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Coronavirus vaccine trials among projects boosted by £20m government funding

Vaccination trials are among a group of coronavirus research projects to be boosted by millions of pounds of government funding. A total of six projects will share part of a £20 million pot made available to speed up the response to the Covid-19 outbreak.

Business Secretary Alok Sharma announced the recipients of the first round of funding on Monday.

Two of the Government-backed projects aim to enable preclinical testing and clinical vaccine trials, as well as help researchers, develop manufacturing processes to produce a vaccine at a million-dose scale. Other projects cover testing existing drugs against Covid-19, developing antibodies to target the disease and collecting patient data to answer urgent questions about it.


UK scientists and researchers have been working tirelessly on the development of treatments for coronavirus. The projects we are funding today will be vital in our work to support our valuable NHS and protect people’s lives

Alok Sharma Business Secretary

Some £2.2 million of funding will go to a team lead by Prof Sarah Gilbert from the University of Oxford who are already developing a new Covid-19 vaccine.

As a first stage, testing will take place in adults aged 18 to 50 years old, later expanding to include those over 50 and school-age children. The vaccine is made from a harmless virus, an adenovirus, altered to produce the surface spike protein of the coronavirus after vaccination, to prime a person’s immune system to recognise and attack the coronavirus. It uses the same technique as a vaccine the team previously developed for the closely-related Middle East Respiratory Syndrome (Mers) coronavirus, which showed promise in animal and early-stage human testing.

A further £0.4 million of funding will go to a team lead by Dr Sandy Douglas at the University of Oxford, who are developing manufacturing processes to produce adenovirus vaccines at a million-dose scale if clinical trials prove successful.

Elsewhere, £4.9 million of funding will go to work under Dr Kenneth Baillie of the University of Edinburgh, Prof Peter Openshaw at Imperial College London and Prof Calum Semple from the University of Liverpool. Their project will recruit 1,300 UK coronavirus patients and collect samples and data to answer important questions on how it affects people.

A project under Prof Xiao-Ning Xu from Chelsea and Westminster Hospital, Imperial College London, will receive £0.6 million for work on developing antibodies to target the disease.

A clinical trial to test if existing or new drugs can help patients hospitalised with coronavirus will receive £2.1 million in funding. The project, led by Prof Peter Horby of the University of Oxford, will first test two HIV drug therapies: lopinavir-ritonavir and low-dose corticosteroids.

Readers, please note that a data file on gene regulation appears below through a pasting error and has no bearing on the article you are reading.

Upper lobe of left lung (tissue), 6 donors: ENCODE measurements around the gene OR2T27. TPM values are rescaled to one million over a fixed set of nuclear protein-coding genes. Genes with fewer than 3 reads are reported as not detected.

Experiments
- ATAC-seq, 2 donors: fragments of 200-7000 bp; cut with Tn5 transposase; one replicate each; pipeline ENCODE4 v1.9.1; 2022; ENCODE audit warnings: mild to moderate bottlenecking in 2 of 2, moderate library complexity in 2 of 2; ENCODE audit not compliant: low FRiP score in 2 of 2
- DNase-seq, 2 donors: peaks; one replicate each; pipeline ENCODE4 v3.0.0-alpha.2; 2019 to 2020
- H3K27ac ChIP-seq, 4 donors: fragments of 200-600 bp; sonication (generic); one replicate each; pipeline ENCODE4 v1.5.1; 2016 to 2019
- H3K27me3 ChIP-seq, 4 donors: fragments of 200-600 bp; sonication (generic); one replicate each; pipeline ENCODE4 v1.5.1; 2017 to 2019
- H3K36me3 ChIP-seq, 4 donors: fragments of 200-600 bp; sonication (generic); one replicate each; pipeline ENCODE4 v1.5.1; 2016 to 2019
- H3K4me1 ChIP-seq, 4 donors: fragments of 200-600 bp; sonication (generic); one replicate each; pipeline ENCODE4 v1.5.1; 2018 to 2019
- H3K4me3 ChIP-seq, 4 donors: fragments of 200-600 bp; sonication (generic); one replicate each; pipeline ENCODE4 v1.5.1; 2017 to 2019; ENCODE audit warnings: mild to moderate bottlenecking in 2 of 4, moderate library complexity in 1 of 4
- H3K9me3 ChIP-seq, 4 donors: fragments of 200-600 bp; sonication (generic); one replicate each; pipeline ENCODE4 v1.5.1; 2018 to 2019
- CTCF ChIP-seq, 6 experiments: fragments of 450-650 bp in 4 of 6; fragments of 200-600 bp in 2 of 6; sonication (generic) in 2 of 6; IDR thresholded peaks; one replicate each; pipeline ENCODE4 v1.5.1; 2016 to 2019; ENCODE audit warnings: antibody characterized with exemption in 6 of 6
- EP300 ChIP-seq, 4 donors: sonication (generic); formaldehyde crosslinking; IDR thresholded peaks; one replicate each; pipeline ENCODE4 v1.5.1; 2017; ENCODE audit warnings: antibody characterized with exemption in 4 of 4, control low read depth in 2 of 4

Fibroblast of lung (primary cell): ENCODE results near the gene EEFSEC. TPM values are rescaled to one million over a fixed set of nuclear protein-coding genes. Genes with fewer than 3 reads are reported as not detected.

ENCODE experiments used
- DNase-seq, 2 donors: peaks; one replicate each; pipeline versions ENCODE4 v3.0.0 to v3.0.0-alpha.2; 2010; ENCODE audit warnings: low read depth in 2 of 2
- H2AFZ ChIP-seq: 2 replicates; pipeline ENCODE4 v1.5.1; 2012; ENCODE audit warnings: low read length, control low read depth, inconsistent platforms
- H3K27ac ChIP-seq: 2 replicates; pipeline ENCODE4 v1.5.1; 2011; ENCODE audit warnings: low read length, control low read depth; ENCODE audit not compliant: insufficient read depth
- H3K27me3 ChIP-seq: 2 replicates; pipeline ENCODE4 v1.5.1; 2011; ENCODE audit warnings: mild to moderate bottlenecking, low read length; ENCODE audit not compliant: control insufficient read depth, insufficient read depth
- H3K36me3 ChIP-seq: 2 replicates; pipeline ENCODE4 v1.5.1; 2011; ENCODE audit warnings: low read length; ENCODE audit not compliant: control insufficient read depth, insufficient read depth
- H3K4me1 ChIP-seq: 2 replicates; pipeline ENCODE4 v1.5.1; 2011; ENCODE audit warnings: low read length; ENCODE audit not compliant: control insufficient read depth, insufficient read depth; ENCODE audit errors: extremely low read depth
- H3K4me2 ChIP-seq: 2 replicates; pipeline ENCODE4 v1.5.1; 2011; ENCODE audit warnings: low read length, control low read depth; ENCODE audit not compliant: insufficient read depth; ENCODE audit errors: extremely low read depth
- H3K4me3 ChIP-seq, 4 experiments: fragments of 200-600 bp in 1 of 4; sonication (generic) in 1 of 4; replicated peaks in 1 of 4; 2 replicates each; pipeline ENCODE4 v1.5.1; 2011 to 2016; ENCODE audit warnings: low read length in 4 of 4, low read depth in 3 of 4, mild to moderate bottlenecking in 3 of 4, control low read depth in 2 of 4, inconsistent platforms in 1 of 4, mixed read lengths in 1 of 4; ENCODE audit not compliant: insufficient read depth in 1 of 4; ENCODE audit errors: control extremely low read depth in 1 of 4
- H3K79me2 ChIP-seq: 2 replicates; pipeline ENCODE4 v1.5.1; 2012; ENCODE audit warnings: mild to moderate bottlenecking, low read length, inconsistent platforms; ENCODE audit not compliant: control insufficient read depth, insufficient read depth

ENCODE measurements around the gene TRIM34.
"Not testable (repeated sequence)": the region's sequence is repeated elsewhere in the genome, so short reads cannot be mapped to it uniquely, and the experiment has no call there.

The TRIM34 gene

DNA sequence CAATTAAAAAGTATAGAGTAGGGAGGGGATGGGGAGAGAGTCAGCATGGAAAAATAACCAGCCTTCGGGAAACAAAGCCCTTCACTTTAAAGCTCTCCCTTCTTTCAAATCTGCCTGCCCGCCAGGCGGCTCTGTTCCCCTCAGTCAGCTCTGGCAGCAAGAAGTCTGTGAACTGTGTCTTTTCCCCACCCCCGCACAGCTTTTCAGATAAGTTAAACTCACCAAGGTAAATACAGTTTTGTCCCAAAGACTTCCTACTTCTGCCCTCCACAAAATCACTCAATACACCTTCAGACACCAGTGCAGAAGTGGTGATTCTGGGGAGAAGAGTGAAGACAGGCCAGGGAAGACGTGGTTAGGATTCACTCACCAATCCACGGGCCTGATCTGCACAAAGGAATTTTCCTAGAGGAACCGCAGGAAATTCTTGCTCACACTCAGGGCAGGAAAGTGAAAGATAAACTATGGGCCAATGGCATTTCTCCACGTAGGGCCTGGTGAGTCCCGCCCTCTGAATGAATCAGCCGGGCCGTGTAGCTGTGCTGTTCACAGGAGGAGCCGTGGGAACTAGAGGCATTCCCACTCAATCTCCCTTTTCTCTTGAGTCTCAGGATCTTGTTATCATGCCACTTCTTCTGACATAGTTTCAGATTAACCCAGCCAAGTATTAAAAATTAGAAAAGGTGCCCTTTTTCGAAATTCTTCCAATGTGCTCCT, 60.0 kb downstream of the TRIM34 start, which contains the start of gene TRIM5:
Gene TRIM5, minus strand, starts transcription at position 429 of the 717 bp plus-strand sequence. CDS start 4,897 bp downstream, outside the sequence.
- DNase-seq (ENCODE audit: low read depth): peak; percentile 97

A further £0.3 million funding will go to a project under Profs Ultan Power and Ken Mills from Queens University Belfast who are testing a library of around 1,000 human-use approved drugs on cells in the laboratory. They aim to see if any drugs can help reduce the effects of Covid-19 infection and help identify those suitable for further testing and clinical trials in 12 months.

The projects, which will run over a maximum 18-month period, are funded by the Department of Health and Social Care through the National Institute for Health Research, and by UK Research and Innovation.

The funding is additional to the £20 million for the Covid-19 Genomics UK Consortium to map how the disease spreads and behaves by using whole-genome sequencing.

Elsewhere, researchers at the University of East Anglia have launched a project to 3D print ventilator parts, masks and other equipment to help in the fight against coronavirus. They are working with the tech community to access 3D printers and find skilled people to design and make the equipment at pace.

Scientists across the UK are working tirelessly in labs to find a vaccine for Coronavirus and similarly companies who ordinarily provide different products or services, are changing their business models to focus on finding a solution and support the need for medical equipment. Many companies who haven’t engaged in research and development are doing so to help combat the pandemic. Our work here at MPA is to support the UK economy by supporting innovation, and with cash flow an issue for many businesses at this time it is important to access any available funding to ensure that your business can survive and that we can all move towards a solution for Covid-19.

If your company is doing something different in this season, changing a process or developing a new product you may be eligible for R&D tax credits and we can help. Speak to a member of our team to find out more.

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